The number of adults diagnosed with diabetes is finally decreasing in the US.
Just 10 years ago, Mary Bassett, now the commissioner of the New York City Department of Health, warned that “the prevalence of diabetes is rising at an alarming rate.” In 2009, the number of diagnosed cases hit a record high of 1.73 million people aged 18-79.
But that number has since decreased to 1.4 million, according to new data released by the US Centers for Disease Control and Prevention Dec. 1.
Here’s the full chart showing adults diagnosed with diabetes since 1980, with a clear downward trend after 2009:
There are also many more medications available today that can help people manage Type 2 diabetes, which may be contributing to the significant decrease in cases. (Medication can’t treat Type 1 diabetes, which has to be managed with constant blood sugar monitoring and insulin injections).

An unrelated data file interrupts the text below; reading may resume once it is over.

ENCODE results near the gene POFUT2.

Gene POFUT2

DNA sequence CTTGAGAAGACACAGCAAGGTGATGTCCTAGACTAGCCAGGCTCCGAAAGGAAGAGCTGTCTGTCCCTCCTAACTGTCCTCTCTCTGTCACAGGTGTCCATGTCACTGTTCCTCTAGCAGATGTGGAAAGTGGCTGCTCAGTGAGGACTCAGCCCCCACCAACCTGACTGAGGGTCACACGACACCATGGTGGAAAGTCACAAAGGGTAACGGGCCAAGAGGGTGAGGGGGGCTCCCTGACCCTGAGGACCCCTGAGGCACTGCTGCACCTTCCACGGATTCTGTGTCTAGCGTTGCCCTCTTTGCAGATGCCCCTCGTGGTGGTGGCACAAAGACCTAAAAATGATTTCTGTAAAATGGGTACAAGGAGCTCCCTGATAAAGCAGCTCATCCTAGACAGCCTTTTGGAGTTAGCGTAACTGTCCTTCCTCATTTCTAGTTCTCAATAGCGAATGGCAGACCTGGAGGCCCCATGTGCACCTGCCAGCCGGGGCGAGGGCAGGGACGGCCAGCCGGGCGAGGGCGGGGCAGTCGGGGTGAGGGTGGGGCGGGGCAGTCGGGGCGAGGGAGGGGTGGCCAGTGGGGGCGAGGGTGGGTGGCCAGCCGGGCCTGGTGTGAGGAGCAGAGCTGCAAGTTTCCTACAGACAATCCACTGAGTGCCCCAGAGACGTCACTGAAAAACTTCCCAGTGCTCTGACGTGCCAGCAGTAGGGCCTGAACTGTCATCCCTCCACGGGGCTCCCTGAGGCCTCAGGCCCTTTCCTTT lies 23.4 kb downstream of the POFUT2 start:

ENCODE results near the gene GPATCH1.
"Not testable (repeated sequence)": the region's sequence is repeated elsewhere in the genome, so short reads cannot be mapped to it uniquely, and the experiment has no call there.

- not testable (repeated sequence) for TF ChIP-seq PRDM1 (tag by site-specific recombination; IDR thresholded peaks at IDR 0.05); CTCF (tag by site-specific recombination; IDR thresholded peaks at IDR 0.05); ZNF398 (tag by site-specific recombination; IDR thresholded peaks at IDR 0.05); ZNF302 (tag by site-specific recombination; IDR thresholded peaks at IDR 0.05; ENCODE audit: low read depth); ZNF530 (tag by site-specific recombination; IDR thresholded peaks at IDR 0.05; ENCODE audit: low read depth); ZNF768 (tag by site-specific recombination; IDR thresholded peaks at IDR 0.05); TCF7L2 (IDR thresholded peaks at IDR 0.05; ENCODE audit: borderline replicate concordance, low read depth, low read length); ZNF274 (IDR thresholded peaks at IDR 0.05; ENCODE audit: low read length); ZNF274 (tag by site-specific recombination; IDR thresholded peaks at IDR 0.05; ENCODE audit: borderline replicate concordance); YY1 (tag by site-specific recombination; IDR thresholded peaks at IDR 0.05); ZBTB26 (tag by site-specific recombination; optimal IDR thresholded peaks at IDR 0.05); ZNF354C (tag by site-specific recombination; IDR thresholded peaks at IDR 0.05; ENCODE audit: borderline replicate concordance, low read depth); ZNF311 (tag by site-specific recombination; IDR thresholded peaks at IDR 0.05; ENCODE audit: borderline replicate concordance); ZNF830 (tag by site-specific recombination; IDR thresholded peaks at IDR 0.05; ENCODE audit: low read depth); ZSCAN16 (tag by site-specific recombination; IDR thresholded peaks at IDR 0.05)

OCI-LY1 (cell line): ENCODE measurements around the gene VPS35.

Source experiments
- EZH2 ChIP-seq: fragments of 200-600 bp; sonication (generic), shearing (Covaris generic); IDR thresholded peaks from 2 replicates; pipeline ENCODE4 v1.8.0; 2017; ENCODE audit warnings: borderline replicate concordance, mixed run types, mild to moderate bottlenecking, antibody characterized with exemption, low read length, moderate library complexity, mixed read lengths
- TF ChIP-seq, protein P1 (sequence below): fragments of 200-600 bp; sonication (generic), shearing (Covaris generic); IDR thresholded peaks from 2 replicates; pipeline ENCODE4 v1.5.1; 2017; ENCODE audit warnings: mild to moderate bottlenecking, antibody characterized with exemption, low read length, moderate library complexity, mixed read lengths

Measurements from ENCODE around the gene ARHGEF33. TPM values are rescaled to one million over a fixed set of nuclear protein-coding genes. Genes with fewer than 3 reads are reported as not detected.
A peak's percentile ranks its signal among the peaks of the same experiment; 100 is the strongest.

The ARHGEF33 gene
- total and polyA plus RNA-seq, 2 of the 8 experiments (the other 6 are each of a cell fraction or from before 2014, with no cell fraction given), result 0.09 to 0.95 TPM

The authors of the CDC report note that the official numbers counting people with diabetes could be low, since about one in four people who have diabetes haven’t actually been diagnosed with the disease.
Dr. David M. Nathan, the director of the Diabetes Center and Clinical Research Center at Massachusetts General Hospital, told The New York Times that “it’s not yet time to have a parade.” The more than 1 million adults with diabetes make it clear that we still have a ways to go to get healthier as a nation.
But we have to start somewhere.
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